JPNC lawsuit battle begins; chair open to settlement

The chair of the Jamaica Plain Neighborhood Council (JPNC) defended the council’s controversial lawsuit against the 161 S. Huntington Ave. development in a Gazette interview today, while also opening the possibility of a settlement if the developer alters the project.

Chair Benjamin Day also revealed that the legal battle began last month with dueling claims about whether the JPNC is a “municipal board” with the right to sue. The City of Boston, one of the defendants in the case, says it is not.

In his first extensive public comments about the lawsuit, Day told the Gazette that it meets the JPNC’s “main mandate,” which “is to make sure the voice of the community is heard.”

“We are very open to talking with the City and the developers about coming up with compromise solutions,” Day added. He declined to go into detail about “some moderate concessions” that could do the trick, but noted that density, design and affordability were repeated community concerns about the project.

Meanwhile, JPNC member and attorney Jeffrey Wiesner is trading sharp legal words with attorneys for the City and the developer, Boston Residential Group (BRG) in a battle over “standing,” or right to sue. To have that right, the JPNC has to prove it is a “municipal board” empowered to review zoning variances. No court hearings have been scheduled yet while the memos fly.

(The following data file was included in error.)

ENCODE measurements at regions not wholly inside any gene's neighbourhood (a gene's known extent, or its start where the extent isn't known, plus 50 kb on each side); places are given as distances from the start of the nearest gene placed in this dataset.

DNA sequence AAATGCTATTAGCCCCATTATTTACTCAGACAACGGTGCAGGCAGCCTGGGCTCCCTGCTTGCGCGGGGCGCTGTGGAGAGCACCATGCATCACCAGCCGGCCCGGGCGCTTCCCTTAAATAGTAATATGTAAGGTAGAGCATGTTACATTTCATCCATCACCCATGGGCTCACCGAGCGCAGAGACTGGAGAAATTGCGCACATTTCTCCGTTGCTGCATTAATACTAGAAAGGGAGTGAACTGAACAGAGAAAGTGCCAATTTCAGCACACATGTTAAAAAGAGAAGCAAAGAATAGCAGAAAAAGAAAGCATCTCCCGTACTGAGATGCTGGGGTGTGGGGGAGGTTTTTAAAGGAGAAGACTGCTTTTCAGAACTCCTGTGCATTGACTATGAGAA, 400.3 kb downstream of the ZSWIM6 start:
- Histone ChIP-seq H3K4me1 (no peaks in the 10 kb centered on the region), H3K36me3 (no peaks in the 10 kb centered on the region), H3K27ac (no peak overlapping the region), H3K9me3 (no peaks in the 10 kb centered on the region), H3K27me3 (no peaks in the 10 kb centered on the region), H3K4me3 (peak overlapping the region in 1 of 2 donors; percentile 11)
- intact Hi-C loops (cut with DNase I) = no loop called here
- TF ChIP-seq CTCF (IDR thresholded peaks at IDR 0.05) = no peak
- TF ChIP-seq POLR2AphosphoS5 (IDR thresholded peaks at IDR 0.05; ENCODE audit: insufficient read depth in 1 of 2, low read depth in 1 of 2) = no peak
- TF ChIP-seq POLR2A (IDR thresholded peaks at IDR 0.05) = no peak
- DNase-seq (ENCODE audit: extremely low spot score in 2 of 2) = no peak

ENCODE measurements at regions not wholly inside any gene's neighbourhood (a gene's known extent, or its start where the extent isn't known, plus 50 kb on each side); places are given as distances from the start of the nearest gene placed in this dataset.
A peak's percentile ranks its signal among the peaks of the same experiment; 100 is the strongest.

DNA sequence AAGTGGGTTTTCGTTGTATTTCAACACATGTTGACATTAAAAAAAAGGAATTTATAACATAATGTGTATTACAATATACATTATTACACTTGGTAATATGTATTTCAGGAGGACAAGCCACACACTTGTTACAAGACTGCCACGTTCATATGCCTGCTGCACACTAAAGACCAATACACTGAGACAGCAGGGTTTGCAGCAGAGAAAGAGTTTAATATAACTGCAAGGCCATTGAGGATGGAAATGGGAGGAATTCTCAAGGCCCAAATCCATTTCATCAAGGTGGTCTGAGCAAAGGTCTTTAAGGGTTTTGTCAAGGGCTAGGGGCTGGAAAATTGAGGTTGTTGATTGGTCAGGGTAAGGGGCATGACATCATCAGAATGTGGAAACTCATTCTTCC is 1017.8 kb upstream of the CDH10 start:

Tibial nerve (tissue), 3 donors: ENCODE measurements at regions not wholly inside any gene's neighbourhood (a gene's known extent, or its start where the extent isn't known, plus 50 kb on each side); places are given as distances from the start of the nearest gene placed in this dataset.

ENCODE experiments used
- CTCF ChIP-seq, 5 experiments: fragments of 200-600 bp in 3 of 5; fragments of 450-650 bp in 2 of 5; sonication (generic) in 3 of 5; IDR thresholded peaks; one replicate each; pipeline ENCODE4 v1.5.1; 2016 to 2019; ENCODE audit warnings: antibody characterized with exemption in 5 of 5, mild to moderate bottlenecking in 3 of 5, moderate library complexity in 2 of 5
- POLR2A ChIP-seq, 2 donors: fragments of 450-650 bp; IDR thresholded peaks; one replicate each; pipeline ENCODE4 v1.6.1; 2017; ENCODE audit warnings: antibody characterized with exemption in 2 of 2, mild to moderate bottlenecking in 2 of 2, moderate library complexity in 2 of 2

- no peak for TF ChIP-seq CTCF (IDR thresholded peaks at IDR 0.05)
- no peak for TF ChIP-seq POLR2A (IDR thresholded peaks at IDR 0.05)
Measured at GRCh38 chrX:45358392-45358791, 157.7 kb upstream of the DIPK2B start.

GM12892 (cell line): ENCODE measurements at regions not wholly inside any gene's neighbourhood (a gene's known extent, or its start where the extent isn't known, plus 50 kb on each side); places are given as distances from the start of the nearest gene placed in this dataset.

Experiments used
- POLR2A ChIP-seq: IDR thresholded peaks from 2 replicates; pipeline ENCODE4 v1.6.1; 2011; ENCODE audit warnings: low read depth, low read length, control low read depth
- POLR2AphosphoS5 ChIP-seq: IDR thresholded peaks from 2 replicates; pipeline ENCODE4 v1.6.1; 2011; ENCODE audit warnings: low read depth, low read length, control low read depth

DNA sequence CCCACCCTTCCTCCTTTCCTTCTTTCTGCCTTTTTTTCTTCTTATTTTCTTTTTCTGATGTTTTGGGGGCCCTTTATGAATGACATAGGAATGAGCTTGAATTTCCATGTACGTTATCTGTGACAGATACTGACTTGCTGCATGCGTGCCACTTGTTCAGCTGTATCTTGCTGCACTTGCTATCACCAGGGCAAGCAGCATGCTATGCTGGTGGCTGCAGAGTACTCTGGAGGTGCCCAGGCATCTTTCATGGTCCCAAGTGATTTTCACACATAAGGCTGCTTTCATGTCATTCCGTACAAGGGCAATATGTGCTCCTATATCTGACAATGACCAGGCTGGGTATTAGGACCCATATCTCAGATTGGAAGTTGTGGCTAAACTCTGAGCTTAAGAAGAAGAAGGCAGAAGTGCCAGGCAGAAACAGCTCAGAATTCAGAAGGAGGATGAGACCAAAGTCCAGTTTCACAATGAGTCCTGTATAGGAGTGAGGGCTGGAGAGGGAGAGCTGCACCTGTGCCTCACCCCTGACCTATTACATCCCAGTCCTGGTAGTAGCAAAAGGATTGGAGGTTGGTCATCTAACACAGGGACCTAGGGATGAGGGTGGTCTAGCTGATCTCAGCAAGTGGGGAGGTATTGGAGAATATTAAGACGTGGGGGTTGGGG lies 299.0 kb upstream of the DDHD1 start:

In a Jan. 8 motion to dismiss the case “with prejudice,” the defendants claim that the independently run JPNC is, “as a matter of law, not a municipal board of the City of Boston” and therefore has no right to sue.

In a Jan. 22 response, Wiesner said that it is a “matter of fact” that the City treats the JPNC like a municipal board, so it is one. That treatment includes relying on its advice for making zoning variance decisions and providing City support for the biannual council election.

“There can be no doubt that the City of Boston has delegated to the JPNC authority for zoning matters in Jamaica Plain,” said the response.

A key part of the dispute, as the Gazette previously reported, is Article 55 of the Boston zoning code, which covers JP zoning. It was finalized in 1993 after intense input from the JPNC, among other groups. The defendants say nothing in Article 55 grants the JPNC special powers, while the JPNC argues it was “the prime author” of the code and has been treated specially because of it.

Larry DiCara, an attorney for BRG and a JP resident, declined to comment on the lawsuit.

The JPNC lawsuit, filed in December, claims that the City’s Zoning Board of Appeal wrongly granted zoning variances to BRG for its redevelopment of the former Home for Little Wanderers complex into a 196-unit high-end apartment building. It also claims that BRG failed to present sufficient evidence that it needed the variances.

The JPNC did little to explain the lawsuit when it was filed and has discussed it at its monthly meetings mostly in private executive sessions. In today’s interview, Day explained some of the motives and strategies of the lawsuit.

BRG’s lack of changes to its proposal, aside from significantly increasing the number of affordably priced units, in the face of enormous local criticism was key to the lawsuit’s motivation, Day said.